In the spring of 2005, the University of Hull embarked on the RepoMMan Project , a two-year JISC-funded  endeavour to investigate a number of aspects of user interaction with an institutional repository. The vision at Hull was, and is, of a repository placed at the heart of a Web services architecture: a key component of a university's information management. In this vision the institutional repository provides not only a showcase for finished digital output, but also a workspace in which members of the University can, if they wish, develop those same materials.
The RepoMMan Project set out to consider how a range of Web services could be brought together to allow a user to interact easily with private workspace in an institutional repository and how the Web services might ease the transition from a private work-in-progress to a formally exposed object in the repository complete with metadata. Three key decisions had been taken before the project proposal was submitted and will not be further discussed here: that open source software should be employed for the project, that the Web services should be orchestrated by an implementation of the Business Process Execution Language (BPEL ) and that the Fedora repository software  should be used.
The remainder of this article describes the work of the project through to its eventual conclusion in September 2007 and briefly looks forward to follow-on work that will realise other parts of Hull's vision for an integrated repository.
The e-Services Integration Group (eSIG) at the University of Hull has a tradition of placing user needs at the centre of its development work (in contrast to some organisations where the technical work is carried out and then users are 'persuaded' that it is what they wanted). Consequently RepoMMan started with two key investigations to discover how potential users currently managed their work and what benefits they might gain from using a private repository space as part of their 'toolkit'. The first such investigation involved interviewing members of University staff. Colleagues were drawn initially from the research community but also later from the learning and teaching (L&T), and administrative communities. The interviews each took typically just over an hour and the findings were eventually synthesised into a first user needs report . The second investigation involved a Web-based survey covering the same ground but necessarily in less detail; this was initially restricted to Hull staff but then widened to the Higher Education community generally. This second piece of work allowed us to check that the needs expressed by our interviewees were typical of those in the wider world. The findings of the survey were reported separately . Eventually, the findings of all the investigations were synthesised into a combined user needs report .
The user needs work identified four overlapping areas in which a repository was seen as being of potential benefit to individuals: storage, access, management and preservation.
Users, particularly those in the research and the learning and teaching communities, were keen to have a storage solution that allowed them to access their works in progress from anywhere they could access the Internet; they preferred this rather than have versions of their materials scattered variously across their office computer, their home computer, their laptop, memory sticks, CDs and (in a frightening number of cases) floppy disks. Furthermore, this easy availability would offer the potential to access their work in an ad hoc manner away from their normal work environment, perhaps at meetings, conferences, or in a lecture theatre. Many of the people to whom we talked had well developed strategies for managing developmental versions of work, others were keen to have a system that would allow them easily to identify versions and, if necessary, to revert to a previous stage. Finally, many could see the potential in a system that would easily take their newly finished work, help them add metadata to it and publish it into a repository space where it could be managed, and potentially preserved for the long term.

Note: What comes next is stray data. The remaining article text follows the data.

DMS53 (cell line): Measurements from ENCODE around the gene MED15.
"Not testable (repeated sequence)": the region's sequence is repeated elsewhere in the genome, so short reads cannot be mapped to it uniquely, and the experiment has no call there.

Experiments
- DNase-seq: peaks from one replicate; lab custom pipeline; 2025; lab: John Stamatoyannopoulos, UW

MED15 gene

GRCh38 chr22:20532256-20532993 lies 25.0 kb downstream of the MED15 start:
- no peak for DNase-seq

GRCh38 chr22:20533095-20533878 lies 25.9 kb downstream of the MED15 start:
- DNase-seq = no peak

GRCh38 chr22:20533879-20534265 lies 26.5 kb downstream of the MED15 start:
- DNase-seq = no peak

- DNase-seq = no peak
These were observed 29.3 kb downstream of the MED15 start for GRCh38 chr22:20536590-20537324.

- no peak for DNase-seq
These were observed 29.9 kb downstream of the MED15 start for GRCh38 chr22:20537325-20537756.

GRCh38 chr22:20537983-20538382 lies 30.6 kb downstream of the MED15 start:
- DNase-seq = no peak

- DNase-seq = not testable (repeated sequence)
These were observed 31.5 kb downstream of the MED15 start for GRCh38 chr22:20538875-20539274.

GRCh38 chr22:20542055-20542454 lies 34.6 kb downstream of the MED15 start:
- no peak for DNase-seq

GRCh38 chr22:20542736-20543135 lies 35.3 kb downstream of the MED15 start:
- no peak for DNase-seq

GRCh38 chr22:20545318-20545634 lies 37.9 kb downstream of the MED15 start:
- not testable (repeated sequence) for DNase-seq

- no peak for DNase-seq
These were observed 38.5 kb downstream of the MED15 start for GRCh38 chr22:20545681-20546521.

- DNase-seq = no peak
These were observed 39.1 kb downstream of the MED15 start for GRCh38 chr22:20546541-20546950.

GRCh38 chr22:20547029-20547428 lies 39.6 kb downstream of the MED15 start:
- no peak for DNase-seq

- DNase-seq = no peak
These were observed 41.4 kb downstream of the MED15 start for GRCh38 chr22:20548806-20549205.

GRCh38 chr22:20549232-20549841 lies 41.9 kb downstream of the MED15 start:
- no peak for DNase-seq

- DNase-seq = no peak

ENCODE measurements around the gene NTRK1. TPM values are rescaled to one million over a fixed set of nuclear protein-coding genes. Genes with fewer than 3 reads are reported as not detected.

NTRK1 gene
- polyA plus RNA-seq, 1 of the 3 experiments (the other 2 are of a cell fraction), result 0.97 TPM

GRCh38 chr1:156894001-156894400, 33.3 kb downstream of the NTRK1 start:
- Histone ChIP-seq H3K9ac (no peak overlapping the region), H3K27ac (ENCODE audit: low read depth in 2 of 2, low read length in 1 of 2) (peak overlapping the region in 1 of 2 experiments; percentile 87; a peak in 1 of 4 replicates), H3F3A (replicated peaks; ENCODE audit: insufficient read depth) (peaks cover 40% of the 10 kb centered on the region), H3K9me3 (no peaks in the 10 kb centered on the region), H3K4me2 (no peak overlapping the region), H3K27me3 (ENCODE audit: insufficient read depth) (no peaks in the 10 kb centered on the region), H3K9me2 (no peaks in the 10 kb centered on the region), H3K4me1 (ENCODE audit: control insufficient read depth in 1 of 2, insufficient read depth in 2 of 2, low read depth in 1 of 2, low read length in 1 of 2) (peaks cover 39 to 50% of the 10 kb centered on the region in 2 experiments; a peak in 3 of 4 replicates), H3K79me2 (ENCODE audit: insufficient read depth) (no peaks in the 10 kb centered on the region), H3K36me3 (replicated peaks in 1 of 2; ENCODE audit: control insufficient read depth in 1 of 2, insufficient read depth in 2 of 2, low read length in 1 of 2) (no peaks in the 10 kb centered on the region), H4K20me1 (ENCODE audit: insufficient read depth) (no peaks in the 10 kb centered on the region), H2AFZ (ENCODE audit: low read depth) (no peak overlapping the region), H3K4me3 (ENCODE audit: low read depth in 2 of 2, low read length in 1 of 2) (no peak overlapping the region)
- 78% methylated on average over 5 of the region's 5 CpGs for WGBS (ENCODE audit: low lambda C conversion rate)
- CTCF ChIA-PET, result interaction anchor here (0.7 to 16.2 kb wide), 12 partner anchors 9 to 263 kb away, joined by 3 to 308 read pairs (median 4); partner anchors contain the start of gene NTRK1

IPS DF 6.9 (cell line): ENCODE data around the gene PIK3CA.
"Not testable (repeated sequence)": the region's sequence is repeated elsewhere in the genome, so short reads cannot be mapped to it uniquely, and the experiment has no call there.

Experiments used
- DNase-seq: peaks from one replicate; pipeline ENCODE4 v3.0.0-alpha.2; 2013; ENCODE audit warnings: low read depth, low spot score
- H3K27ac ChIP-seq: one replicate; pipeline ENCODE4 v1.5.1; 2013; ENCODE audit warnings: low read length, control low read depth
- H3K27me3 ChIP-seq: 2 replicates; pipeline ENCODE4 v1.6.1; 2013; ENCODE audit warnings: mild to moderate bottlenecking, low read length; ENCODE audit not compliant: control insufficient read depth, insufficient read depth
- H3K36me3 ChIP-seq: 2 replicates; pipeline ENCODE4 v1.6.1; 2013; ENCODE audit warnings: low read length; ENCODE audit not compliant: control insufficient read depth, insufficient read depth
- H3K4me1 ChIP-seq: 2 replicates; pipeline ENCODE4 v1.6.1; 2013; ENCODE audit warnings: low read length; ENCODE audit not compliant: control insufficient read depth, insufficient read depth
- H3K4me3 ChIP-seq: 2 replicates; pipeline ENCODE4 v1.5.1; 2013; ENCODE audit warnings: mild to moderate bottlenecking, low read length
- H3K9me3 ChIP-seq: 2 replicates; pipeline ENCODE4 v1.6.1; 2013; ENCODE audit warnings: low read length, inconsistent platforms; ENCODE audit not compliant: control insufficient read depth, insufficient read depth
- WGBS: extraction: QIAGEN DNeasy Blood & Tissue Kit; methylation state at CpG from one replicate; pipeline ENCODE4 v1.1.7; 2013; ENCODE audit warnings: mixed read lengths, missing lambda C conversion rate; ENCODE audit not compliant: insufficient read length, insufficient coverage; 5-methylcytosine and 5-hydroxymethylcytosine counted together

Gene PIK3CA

The early technical work of the project concentrated on developing what became known as the RepoMMan tool; this is a browser-based rich Internet application interface that allows a user to transfer work to and fro between their local machine and the repository. It was a key design goal of this work that the interface should be intuitive to use and, to this end, it was deliberately modelled on a generic design common to ftp clients. The finished version is shown in Figure 1.
The left-hand side of the screen allows users to browse their local computer whilst the right-hand side of the screen shows their private repository space, represented as a familiar file and folder structure. This is actually a visual metaphor for what is happening in the repository because the 'files' are actually digital objects, whilst the 'folders' are collection objects within the Fedora repository. The two 'arrow' buttons in the middle of the screen cause the files to be transferred in one direction or the other. 'Files' in the listing at the right-hand side can be double-clicked to expand a list of versions available and these versions can be manipulated individually.
When a user clicks to transfer a file to the repository, a BPEL engine orchestrates a number of Web services to create and save a digital object on the repository server. This object consists largely of the datastream definitions, relationships and metadata; the binary content associated with the digital object (the actual document, image, or whatever) is time-stamped and transferred to the University's storage area network (SAN). This time-stamping allows relatively easy storage of the 'same' document in multiple versions. Using the SAN for digital content, rather than the repository server itself, gives us access to a very large, extensible and secure file store.
As noted in the introduction, another aspect of the project's work was to consider how the transfer of an object into a public-facing repository space could be eased by the RepoMMan approach. A crucial element of this transfer is the addition to the object of appropriate metadata; often this has been a stumbling block in repository workflows. Authors are generally not good at 'doing metadata' and, faced with a blank form to fill in on their screen, may well do the bare minimum.
The RepoMMan tool has been designed for use primarily from within the University of Hull's portal (based on uPortal ) or virtual learning or research environments (in the process of transfer to Sakai ). For the purposes of the project, work was undertaken to develop approaches for pre-populating administrative metadata (author's name, department etc) from the portal environment; because the user is logged in to University systems through the portal, Web services can be used to derive useful metadata from them. When authors do have to provide metadata, perhaps about a specific research project, this is stored in their repository space so that it can be reused with future objects.